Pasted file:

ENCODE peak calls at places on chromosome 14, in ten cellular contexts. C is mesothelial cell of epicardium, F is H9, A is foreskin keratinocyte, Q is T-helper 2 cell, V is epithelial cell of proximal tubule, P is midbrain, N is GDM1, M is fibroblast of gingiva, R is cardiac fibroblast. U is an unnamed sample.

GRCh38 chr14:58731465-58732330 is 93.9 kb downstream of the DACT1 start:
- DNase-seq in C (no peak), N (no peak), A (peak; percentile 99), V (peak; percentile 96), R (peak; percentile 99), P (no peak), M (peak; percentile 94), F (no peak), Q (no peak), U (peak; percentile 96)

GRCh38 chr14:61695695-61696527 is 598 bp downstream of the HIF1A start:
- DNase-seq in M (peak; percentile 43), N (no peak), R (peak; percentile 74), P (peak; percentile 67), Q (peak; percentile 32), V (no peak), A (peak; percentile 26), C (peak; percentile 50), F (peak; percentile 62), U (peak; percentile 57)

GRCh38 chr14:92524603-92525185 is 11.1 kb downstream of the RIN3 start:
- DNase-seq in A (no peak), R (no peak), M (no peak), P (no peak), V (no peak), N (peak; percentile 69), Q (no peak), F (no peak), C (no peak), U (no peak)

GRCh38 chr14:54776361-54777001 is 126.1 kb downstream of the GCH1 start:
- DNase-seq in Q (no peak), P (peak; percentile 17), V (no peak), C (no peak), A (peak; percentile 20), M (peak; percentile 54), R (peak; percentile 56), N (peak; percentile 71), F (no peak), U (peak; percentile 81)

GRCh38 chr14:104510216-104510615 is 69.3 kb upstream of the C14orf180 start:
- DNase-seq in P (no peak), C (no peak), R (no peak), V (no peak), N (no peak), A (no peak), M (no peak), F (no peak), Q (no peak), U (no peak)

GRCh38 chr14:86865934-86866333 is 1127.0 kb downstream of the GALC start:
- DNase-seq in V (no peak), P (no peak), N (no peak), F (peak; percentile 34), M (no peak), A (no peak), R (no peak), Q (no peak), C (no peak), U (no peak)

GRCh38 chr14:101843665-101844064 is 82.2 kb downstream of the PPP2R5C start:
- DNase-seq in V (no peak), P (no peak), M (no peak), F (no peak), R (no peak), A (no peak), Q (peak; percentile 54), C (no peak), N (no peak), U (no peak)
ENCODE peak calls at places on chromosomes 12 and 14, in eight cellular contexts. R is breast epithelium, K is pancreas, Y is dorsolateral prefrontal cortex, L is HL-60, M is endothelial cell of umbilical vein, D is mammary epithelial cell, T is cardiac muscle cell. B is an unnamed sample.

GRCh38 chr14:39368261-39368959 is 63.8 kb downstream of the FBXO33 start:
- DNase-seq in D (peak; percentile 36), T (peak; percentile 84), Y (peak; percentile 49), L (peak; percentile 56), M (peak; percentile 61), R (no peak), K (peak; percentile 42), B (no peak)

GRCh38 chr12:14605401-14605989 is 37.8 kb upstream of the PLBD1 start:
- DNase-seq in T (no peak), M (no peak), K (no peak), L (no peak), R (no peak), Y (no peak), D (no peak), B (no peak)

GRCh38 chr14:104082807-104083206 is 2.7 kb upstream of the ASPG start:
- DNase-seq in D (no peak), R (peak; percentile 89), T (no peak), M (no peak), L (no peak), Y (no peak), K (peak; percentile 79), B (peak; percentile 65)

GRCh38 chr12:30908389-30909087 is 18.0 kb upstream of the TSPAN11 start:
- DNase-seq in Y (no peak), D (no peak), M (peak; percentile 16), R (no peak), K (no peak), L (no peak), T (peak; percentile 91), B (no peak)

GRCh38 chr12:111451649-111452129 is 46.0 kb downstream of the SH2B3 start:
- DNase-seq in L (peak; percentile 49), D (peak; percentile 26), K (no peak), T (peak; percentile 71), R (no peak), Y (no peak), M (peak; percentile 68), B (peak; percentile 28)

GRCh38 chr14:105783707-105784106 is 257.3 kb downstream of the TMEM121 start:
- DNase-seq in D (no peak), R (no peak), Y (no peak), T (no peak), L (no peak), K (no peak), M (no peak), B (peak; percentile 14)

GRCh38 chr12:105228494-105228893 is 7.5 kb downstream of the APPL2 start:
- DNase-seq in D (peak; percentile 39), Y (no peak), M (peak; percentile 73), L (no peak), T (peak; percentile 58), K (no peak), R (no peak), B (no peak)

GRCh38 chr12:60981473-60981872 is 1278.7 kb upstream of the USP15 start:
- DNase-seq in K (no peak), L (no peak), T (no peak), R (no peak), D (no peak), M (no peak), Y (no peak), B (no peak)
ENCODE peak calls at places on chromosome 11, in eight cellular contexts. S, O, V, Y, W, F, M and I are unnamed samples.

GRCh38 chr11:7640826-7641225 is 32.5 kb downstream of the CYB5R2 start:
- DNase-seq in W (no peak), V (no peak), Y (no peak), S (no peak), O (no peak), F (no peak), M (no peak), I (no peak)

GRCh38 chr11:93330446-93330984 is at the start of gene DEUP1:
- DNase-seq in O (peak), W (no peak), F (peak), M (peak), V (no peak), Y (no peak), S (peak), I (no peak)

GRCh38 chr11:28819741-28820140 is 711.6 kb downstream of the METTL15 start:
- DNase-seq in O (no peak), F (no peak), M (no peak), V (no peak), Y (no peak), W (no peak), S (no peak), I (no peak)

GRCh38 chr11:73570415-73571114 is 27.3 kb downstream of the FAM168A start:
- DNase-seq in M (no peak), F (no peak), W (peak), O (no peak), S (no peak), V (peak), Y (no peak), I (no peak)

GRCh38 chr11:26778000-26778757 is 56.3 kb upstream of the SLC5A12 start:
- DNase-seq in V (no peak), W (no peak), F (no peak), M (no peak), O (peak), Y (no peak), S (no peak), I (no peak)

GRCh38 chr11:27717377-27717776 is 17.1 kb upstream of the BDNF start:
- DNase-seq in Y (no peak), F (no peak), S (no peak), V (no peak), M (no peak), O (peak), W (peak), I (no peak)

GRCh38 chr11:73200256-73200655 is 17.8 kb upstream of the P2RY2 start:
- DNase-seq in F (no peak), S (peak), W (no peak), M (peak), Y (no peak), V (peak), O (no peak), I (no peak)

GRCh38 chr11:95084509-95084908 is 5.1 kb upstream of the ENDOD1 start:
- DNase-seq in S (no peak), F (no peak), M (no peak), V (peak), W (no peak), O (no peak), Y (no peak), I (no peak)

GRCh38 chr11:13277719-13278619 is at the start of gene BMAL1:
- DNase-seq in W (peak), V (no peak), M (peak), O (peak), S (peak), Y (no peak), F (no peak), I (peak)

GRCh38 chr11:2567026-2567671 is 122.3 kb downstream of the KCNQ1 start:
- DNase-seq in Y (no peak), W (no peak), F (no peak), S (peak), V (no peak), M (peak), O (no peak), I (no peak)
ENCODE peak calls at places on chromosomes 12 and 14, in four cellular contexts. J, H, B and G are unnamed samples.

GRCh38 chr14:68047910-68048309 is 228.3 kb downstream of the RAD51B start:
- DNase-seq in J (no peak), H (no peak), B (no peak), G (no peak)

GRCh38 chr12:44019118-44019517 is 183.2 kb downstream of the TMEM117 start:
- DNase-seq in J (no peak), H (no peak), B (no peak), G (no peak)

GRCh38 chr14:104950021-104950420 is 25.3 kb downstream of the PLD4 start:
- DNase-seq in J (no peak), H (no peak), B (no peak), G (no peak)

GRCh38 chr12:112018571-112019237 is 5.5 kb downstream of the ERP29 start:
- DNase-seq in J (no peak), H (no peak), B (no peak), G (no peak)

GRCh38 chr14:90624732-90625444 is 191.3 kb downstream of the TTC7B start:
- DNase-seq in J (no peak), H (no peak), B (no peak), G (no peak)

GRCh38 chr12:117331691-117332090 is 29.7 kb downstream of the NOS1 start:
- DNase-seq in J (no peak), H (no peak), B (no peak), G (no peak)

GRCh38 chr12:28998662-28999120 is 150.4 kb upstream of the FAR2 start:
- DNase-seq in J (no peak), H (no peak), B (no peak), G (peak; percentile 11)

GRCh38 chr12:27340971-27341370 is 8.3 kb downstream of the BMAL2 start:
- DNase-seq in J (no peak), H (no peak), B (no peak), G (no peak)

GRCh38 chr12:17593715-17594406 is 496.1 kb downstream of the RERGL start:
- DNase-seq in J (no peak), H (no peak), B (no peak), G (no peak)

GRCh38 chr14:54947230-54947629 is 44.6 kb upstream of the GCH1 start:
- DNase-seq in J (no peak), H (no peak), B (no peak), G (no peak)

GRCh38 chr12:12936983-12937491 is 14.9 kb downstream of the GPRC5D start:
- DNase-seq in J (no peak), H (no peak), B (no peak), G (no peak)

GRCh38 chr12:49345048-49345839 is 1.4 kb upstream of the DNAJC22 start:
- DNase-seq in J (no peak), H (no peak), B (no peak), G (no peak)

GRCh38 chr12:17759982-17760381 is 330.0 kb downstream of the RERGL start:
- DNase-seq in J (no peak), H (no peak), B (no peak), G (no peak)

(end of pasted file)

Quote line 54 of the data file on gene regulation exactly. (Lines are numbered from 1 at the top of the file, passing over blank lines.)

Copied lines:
ENCODE peak calls at places on chromosomes 12 and 14, in four cellular contexts. J, H, B and G are unnamed samples.